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Most undergraduates have no opinion of Undergraduate Council of Students

Lack of opinion up from last year, Undergraduate Council of Students says it has initiatives to increase awareness

Just over half of undergraduate students have no opinion on the Undergraduate Council of Students, while 38.8 percent strongly or somewhat approve, according The Herald’s fall 2019 poll.

This semester’s no opinion rate of 53.3 percent increased slightly from 49.9 percent in the spring, revealing a slight upward trend from the 48.9 rate in fall 2018.

The percentage of students with no opinion “obviously isn’t ideal,” said UCS President William Zhou ’20, but he is not worried about the “marginal difference” in the no opinion rates each semester. “We want people to be engaging with the student government, and also hopefully have a positive view on what we’re doing.”

Ben Spiegel ’21, who said he has no opinion on the Council, has seen UCS’ name around campus, but does “not know what they actually do.”

Zhou said he hopes that some of the initiatives the Council has started this semester “will lead to more awareness in the spring.” These new initiatives include revamping UCS’ weekly newsletter, creating the first-year representatives’ position and implementing club liaisons with student groups.

Sofia Mason ’21 said UCS “should be doing a better job of getting themselves out there and making sure people on campus know what they do.” She added that she receives UCS’ emails but does not read them because they are “very long and everyone’s busy.”

The Communications committee is brainstorming ways to advertise UCS events through new channels, including Today@Brown, posters and social media, said Co-Communications Director Nadia Goldberg ’21.

The Council also plans to bolster its social media presence to improve how information about UCS is disseminated to the student body, Zhou said.

“The idea of all of that is to try to recruit people to UCS events even if they haven’t had UCS experience in the past,” Goldberg said.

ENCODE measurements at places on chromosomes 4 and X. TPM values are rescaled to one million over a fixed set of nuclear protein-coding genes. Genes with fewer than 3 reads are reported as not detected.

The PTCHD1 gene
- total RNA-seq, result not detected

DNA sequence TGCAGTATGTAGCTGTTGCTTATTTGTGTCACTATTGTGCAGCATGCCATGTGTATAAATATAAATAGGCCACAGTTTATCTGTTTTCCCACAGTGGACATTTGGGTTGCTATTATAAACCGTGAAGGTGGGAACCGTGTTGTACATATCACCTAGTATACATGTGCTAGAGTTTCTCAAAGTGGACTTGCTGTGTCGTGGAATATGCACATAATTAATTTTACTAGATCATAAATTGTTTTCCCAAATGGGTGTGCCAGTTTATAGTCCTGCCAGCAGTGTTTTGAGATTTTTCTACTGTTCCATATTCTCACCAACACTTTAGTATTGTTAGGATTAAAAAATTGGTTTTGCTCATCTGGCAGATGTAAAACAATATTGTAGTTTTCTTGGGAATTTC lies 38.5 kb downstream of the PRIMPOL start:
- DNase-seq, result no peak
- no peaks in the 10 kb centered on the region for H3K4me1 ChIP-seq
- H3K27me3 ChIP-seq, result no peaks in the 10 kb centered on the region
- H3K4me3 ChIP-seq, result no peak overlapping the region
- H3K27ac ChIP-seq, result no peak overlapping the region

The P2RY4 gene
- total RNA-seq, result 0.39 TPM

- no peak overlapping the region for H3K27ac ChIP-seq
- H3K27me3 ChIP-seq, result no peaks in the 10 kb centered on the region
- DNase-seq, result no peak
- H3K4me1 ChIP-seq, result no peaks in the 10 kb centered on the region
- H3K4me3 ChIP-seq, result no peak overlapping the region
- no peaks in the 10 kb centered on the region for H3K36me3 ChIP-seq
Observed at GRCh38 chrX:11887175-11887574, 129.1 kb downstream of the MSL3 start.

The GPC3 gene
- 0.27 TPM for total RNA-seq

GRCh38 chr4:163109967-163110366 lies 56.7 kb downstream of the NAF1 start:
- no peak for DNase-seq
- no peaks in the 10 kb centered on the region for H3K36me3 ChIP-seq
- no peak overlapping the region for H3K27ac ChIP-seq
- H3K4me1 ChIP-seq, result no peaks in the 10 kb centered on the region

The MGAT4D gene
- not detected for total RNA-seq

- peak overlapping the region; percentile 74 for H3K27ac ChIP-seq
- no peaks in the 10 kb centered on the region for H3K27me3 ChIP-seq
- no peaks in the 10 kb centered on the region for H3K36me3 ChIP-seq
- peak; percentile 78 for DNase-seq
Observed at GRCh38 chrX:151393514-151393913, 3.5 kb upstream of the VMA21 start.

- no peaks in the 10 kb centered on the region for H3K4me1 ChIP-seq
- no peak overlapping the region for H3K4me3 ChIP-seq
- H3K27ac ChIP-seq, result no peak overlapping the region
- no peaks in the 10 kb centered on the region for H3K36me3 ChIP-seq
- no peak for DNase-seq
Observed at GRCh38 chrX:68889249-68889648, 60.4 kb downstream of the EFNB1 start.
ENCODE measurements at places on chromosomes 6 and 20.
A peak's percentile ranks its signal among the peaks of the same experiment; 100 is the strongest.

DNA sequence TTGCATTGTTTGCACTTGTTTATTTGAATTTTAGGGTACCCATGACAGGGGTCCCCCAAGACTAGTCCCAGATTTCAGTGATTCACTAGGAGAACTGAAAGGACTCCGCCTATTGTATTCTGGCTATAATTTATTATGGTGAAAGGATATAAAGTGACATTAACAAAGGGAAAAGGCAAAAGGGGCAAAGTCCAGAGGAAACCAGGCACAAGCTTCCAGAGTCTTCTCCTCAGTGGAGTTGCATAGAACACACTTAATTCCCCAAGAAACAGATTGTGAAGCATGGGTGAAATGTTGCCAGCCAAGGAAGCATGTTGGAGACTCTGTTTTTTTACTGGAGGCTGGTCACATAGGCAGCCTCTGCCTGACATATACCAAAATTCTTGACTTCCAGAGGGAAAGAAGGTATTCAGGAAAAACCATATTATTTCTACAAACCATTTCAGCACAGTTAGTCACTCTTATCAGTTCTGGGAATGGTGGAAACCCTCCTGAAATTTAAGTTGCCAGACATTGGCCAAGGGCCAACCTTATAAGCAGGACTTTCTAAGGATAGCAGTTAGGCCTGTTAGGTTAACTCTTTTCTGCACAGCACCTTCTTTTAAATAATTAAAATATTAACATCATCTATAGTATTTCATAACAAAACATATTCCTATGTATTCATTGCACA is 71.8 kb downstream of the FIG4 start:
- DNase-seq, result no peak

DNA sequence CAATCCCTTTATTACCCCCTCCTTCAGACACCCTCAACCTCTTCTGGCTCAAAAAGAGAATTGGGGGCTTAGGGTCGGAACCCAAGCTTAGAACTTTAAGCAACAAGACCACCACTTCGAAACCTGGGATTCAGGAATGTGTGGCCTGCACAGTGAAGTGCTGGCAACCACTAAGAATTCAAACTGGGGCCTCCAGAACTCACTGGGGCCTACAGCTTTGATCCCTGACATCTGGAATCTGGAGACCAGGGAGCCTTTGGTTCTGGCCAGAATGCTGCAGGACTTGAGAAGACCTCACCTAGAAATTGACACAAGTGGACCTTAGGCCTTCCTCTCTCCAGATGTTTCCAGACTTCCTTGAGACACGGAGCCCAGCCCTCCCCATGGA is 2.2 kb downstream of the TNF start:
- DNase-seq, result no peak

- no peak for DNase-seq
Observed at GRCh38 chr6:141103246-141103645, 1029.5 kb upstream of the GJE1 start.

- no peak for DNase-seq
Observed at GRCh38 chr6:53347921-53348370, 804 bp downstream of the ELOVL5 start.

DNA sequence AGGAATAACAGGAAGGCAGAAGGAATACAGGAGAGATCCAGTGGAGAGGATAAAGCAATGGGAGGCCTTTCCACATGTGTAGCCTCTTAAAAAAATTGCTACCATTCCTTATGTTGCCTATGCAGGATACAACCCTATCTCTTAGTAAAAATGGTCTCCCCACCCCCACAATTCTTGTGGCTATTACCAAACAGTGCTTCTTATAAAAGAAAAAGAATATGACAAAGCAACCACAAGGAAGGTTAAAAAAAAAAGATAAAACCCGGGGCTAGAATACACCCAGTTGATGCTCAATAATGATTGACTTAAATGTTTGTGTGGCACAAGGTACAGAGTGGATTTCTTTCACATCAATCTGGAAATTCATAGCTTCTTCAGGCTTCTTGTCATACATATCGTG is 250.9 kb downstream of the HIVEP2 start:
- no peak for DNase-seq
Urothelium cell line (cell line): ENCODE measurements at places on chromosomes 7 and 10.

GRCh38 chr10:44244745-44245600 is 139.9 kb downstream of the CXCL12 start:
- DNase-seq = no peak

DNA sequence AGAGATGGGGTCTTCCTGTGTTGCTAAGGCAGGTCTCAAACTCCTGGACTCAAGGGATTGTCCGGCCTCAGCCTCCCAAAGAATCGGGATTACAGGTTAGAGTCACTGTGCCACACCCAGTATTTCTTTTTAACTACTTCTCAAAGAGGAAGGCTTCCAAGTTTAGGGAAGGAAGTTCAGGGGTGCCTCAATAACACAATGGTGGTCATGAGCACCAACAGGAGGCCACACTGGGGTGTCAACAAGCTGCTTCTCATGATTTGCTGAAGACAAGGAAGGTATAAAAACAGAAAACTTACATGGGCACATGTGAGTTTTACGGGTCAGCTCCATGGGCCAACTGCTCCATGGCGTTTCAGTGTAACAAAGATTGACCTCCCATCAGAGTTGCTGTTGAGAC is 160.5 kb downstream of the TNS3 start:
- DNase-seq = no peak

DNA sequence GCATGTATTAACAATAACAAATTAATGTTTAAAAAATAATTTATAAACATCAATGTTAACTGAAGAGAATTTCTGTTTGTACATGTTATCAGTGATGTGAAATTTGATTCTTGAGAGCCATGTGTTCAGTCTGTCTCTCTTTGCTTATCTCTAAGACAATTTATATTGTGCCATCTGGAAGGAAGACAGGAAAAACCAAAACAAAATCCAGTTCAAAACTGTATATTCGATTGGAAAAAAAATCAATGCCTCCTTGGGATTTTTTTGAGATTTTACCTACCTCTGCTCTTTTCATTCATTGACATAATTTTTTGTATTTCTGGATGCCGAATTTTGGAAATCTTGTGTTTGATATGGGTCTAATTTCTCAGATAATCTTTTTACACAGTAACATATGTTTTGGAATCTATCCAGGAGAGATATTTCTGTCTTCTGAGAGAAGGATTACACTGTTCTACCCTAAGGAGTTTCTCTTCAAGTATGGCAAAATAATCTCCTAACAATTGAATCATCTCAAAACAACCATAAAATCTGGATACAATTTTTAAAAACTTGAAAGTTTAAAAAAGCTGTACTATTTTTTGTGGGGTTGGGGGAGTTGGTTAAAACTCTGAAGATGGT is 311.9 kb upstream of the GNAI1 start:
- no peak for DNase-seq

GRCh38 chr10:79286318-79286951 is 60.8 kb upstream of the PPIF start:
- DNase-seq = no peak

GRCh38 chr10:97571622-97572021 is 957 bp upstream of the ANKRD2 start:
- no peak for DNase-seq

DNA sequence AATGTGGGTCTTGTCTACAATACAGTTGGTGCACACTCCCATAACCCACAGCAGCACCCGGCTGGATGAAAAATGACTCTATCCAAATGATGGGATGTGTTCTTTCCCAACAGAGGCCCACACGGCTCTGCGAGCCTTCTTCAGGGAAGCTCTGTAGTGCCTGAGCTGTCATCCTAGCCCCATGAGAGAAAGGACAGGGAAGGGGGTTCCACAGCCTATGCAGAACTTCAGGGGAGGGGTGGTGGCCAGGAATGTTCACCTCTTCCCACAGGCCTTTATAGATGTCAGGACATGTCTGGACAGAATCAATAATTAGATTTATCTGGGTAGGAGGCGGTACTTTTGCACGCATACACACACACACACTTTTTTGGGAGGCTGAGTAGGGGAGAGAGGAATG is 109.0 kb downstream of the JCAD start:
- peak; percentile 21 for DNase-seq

The poll results also revealed that the no opinion rate decreases by class year — 37.3 percent of first-years said they had no opinion compared to 13.8 percent of seniors.

“When I was a first year and I came to Brown, what UCS was doing was not necessarily the top thing on my mind,” Zhou said. But this trend is “encouraging” because “it means that over time, people … have seen the impact that UCS has been able to create on campus.”

Zhou said he hopes the new first-year representatives will advocate on behalf of first-years and act as a resource by increasing channels of communication. The first-year representatives recently introduced themselves and their goals to the Class of 2023 via email, he added.

Meggie Baron ’23 voted for the first-year representatives’ position earlier this fall, but said she has a “limited opinion” on the Council.

“I just don’t think they have that much power to make that much change,” she said. “They say all these things that they’re (going to) try to do … but I don’t think any of it really comes to fruition.”

First-Year Representative Zane Ruzicka ’23 said that the Council plans to engage students with a “renewed motivation” to ensure that students understand UCS’ role and ability to advocate on behalf of students.

“If we are able to solve problems and publicize that we have solved those problems, then people will recognize that we are a viable and active avenue to solving problems on Brown’s campus,” he added.

Ruzicka plans to hold open hours in the Stephen Robert ’62 Campus Center alongside First-Year Representative Joon Nam ’23 to engage first-years on selected topics each week.

The poll results “surprised me and alerted me to the fact that we do need to work a lot on engagement,” Nam said. Nam will use the Council’s fall poll to gather feedback about topics first-years care about, he added.

The Council will also hold “Chip in on the Conversation” sessions, a project introduced in the spring which invites students to converse with UCS members around campus and aims to “put our presence out there and make us just more visible to the overall Brown population,” Goldberg said.

The poll results “made me just want to work even harder to make sure that … people know what UCS is doing,” she added. “Whether or not they support UCS is going to differ person to person, but I do think that it’s really important that the student population knows what UCS is up to.”


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